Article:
Near the summit of the Trail Ridge Road

photo by Joy Mock, July 2011

Tundra landscape at 11,000 feet on the Trail Ridge Road

Drive up Mt. Baker: If you live in West Vancouver, BC, on a good day you will see Mt. Baker, located in the state of Washington, floating above the horizon when you are looking to the southeast of your city.  You can drive up Mt. Baker, a great day trip from Vancouver. The top parking lot is located at about 8,000 feet, not nearly as high as the Fall River Pass in Rocky Mountain National Park, but still – worth doing! Mt. Baker is one of the ‘inactive’ volcanoes (think Mt. St. Helens to the south) of the west coast of North America. It’s a beauty of a drive.

Happy Motoring!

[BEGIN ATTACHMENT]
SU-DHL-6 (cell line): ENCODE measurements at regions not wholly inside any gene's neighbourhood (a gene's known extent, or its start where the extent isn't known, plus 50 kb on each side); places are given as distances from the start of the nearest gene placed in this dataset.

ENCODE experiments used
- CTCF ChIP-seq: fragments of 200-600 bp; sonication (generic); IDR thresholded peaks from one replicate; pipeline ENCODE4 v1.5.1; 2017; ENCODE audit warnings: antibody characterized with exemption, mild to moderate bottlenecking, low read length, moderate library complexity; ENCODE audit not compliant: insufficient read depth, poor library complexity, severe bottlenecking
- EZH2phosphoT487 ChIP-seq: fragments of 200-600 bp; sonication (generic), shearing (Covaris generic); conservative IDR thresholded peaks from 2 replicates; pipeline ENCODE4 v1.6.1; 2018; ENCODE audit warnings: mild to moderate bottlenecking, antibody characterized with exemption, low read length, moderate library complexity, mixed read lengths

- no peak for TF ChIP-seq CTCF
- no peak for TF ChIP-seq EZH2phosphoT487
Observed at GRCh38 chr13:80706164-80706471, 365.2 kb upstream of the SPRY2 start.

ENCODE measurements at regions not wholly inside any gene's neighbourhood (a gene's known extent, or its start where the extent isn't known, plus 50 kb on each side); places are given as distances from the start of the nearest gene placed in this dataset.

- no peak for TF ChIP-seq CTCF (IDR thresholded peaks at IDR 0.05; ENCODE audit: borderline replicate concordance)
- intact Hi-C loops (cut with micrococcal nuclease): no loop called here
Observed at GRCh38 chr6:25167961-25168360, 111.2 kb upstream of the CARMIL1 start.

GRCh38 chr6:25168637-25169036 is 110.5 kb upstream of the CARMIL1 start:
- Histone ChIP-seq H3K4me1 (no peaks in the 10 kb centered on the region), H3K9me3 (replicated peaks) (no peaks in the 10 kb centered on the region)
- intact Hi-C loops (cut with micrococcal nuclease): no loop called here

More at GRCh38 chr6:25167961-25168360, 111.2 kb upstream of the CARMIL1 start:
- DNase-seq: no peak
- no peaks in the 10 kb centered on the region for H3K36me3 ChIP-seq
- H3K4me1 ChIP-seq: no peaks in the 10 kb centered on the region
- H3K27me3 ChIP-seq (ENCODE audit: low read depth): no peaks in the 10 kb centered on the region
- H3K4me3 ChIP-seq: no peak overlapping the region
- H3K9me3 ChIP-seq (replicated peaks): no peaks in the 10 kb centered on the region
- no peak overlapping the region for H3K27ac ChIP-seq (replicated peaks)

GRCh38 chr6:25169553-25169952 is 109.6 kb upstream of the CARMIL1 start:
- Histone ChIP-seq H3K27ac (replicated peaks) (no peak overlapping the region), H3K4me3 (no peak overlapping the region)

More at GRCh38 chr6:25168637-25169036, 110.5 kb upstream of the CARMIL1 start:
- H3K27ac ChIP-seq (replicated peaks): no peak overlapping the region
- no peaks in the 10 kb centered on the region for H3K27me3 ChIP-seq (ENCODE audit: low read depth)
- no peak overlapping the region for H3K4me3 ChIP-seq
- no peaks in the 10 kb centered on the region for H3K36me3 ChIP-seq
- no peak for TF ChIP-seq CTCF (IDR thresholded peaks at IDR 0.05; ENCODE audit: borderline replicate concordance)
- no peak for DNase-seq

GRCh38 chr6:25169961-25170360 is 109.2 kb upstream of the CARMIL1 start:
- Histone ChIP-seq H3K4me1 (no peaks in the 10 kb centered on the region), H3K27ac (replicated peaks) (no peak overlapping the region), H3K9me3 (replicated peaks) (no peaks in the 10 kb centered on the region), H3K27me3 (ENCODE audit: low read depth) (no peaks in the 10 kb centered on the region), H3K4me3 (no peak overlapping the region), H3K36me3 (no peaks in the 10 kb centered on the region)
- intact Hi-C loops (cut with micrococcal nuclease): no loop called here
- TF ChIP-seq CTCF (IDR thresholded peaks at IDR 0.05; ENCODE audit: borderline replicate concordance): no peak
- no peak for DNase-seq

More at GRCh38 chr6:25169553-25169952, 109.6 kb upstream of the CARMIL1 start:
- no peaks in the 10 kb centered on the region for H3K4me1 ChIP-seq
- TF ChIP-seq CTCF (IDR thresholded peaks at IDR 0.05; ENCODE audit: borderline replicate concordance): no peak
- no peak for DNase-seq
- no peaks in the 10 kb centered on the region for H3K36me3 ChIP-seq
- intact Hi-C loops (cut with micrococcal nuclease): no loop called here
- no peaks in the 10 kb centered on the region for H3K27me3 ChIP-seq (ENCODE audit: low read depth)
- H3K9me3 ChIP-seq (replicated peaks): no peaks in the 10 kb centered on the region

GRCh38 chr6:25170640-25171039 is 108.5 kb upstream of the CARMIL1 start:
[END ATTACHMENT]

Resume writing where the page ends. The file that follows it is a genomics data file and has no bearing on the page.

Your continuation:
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Lady’s maid Sally accompanies her mistress to Egypt. Lady Duff Gordon is going to the warm dry climate of Egypt because the lady is a TB patient and the dry air will help to ease her health problems. They settle in Luxor. Time is the mid-1800s, because the Suez Canal is under construction. In this foreign city, where they live in The French House, they have only one assistant, their man who is their “fixer”, Omar. The three of them fall into a cosy routine where class differences fall away. A fast friendship develops between the three of them, but love begins to rear its head. Eventually Omar and  Sally begin a long-lasting secret love affair. Sally ultimately becomes pregnant. She’s about 30 and this is her first experience of sex and love. She is unable tell her lady that she is expecting a child, and conceals her pregnancy for its entire duration. The ultimate arrival of the baby in this household changes the dynamic totally.